Worth it.Turn right when you cross the bridge beyond Heroes Square because you will find the Vajdahunyad Castle, extracted straight from every movie ever, creeping vines and pointed spires all included. It even has a bloody lake with tiny bridges and weeping willows, and I was expecting white swans but got lots of ducks instead. This was the first 'castle' we saw in Europe and to say it was right out of childhood storybooks is an understatement. It's definitely worth a quick detour. There are a few exhibitions inside the elaborate buildings (there always are) but we opted out and just spent the time walking through the castle grounds, drinking in the decor and enjoying the serenity of the lake and ducks beside the castle. This would be a top place to stop for something to eat or - for the better prepared - a summer picnic, and we saw several people doing just that.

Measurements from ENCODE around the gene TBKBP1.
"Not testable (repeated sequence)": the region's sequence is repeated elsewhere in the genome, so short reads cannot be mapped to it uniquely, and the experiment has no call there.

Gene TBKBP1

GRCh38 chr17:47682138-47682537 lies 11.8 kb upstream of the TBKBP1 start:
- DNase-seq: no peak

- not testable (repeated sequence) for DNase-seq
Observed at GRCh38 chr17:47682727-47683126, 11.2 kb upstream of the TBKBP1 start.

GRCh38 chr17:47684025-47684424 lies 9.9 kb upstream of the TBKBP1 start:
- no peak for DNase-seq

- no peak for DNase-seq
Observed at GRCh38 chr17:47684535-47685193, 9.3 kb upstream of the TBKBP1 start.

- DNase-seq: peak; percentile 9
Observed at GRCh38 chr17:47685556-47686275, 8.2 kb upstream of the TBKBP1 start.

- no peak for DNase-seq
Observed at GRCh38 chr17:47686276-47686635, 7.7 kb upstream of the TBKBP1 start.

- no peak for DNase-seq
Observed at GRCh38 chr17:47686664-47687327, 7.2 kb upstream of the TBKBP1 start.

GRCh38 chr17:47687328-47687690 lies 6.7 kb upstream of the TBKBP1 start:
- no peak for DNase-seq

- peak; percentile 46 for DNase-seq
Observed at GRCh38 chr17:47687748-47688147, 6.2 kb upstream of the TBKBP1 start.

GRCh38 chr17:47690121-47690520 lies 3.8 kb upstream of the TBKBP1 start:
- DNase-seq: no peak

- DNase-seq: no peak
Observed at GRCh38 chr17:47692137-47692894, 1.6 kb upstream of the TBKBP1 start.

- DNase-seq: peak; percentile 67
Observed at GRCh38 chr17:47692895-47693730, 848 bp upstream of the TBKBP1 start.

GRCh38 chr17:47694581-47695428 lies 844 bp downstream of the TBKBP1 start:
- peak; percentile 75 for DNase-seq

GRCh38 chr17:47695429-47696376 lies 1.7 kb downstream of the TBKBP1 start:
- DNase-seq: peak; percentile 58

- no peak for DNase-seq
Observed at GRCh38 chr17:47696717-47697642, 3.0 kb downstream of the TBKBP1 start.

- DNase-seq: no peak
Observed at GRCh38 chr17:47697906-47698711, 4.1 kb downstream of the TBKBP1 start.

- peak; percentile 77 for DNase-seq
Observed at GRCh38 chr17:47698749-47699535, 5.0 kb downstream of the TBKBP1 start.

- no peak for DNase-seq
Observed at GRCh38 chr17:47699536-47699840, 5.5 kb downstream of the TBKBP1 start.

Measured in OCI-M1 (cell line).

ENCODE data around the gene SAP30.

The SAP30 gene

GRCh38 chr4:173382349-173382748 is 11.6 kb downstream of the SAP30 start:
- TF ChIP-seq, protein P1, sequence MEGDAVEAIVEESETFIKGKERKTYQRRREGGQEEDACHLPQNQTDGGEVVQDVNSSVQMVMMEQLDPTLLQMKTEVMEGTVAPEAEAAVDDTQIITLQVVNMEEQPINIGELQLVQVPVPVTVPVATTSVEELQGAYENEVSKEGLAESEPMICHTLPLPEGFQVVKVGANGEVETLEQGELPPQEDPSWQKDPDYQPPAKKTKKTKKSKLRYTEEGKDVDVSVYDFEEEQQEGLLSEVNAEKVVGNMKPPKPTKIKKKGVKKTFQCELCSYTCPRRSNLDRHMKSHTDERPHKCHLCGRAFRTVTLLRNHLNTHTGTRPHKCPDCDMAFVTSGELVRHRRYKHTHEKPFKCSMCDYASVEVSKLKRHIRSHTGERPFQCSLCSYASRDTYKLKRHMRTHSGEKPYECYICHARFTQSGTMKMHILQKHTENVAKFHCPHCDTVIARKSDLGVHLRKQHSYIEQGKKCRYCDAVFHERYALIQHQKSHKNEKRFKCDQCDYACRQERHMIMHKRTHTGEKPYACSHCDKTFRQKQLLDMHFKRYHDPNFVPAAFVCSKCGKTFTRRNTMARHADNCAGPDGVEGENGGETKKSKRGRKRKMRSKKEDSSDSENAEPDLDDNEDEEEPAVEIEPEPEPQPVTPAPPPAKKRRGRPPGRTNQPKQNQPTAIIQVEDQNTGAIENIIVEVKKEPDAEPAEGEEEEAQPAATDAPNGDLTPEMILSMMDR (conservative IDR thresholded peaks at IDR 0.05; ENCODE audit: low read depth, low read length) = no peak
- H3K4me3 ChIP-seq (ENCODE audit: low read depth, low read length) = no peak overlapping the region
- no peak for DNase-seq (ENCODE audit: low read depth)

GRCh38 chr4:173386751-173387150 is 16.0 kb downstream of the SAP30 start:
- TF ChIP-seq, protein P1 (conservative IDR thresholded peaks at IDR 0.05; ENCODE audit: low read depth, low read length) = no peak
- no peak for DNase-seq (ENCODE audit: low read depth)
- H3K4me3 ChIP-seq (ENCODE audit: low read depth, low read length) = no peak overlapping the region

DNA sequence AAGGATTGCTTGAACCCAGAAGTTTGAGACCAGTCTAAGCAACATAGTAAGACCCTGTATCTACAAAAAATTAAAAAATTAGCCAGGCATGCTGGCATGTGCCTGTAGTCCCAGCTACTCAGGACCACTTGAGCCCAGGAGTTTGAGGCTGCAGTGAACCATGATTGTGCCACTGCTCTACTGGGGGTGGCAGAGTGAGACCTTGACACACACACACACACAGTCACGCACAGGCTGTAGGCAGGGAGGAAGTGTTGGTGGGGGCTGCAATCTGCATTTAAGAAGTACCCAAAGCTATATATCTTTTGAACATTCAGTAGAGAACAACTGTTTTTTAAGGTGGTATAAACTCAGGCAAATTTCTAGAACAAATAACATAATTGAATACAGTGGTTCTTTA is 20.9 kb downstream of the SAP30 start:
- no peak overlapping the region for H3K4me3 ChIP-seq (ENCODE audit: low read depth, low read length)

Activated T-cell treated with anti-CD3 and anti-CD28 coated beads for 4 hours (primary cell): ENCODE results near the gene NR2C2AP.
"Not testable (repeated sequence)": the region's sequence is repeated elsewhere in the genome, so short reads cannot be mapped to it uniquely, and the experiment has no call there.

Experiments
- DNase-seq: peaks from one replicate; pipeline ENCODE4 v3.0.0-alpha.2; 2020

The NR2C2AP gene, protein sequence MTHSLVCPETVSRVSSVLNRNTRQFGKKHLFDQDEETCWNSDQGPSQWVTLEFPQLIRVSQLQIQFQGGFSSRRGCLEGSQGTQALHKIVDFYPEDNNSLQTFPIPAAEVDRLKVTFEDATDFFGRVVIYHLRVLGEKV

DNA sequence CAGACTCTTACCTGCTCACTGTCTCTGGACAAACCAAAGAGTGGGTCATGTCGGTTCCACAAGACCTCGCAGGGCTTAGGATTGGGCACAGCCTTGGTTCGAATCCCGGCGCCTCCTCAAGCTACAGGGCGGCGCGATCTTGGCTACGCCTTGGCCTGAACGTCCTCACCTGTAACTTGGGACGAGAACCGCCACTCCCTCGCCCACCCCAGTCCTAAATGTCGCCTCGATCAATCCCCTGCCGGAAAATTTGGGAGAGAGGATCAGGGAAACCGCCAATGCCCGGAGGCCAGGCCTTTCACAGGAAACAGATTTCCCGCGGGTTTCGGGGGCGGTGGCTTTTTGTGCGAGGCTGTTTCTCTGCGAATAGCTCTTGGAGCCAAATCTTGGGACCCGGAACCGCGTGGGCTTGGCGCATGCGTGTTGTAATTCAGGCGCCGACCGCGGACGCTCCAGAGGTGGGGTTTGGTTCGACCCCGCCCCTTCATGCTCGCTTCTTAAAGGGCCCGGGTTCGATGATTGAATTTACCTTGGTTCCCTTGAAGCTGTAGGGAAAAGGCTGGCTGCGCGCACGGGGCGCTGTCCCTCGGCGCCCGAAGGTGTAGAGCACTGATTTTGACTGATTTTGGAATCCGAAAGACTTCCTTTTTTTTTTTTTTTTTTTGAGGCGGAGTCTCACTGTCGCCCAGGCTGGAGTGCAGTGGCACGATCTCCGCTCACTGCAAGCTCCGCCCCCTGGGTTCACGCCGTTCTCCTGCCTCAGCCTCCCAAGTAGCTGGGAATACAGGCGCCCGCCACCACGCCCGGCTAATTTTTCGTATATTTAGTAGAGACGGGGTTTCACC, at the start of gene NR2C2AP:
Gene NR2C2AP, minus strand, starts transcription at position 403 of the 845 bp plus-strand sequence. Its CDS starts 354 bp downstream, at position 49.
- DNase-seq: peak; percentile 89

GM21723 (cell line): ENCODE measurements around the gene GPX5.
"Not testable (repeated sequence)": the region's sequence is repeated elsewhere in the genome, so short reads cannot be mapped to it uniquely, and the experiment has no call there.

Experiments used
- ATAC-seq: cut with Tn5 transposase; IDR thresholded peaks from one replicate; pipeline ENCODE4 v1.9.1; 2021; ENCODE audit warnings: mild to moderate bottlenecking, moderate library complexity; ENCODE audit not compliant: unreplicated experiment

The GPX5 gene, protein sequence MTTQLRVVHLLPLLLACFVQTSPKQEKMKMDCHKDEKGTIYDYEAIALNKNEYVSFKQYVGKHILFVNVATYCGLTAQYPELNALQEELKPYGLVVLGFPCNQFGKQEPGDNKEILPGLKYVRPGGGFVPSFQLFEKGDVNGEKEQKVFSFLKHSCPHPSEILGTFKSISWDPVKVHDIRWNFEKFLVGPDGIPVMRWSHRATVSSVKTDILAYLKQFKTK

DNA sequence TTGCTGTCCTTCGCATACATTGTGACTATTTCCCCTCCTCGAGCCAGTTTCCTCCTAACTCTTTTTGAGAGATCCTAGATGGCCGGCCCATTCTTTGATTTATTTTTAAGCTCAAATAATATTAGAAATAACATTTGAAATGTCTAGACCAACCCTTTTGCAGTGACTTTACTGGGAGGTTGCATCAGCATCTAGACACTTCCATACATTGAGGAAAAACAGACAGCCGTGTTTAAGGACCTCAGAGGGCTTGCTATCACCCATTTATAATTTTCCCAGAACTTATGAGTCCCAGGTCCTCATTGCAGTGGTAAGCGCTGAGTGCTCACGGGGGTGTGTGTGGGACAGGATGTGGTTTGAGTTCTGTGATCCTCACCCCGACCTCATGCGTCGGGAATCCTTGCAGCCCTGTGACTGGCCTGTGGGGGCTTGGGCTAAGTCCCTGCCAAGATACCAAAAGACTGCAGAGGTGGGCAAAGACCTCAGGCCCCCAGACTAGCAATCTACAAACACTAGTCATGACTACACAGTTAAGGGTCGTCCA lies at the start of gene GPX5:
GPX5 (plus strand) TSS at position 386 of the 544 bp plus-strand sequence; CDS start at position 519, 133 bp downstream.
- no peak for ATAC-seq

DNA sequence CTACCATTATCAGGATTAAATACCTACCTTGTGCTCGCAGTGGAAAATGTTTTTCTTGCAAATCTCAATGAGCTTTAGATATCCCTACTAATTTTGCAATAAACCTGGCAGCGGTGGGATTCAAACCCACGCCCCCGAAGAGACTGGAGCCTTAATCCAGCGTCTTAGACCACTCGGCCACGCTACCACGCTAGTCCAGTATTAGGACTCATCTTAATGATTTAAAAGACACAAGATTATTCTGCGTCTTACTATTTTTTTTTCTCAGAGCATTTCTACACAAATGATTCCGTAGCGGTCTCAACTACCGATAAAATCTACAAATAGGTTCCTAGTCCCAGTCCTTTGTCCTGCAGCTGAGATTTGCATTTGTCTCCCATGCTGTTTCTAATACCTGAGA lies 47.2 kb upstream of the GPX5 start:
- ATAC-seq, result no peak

There aren't that many cafes in the area though, so bring lunch with you if you can.

Szechenyi Baths, Budapest, Hungary, Travel, Travel Guide
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SZECHENYI BATHS

I'm not a fan of swimming pools or baths so I am biased but my experience with the Szechenyi Baths was that it was only so-so. I would definitely go there to ogle at the decor (did someone say impressive ceilings?) but if you're in a rush, it's not worth paying the entry fee - not exactly cheap - to go in and swim if you can't spare the 2hrs+ you'll need to have a proper 'experience' (the locals seem to recommend the Gellert Baths on the other side of the city over Szechenyi too). The place is a gigantic bathing complex in a beautiful domed building, filled with a huge collection of natural thermal pools, saunas, regular swimming pools and ice pools, permeated with the faint smell of sulfur (the hotter the water, the more intense the smell). That being said, a bathhouse experience is great if you just got off a 30hr flight the day before.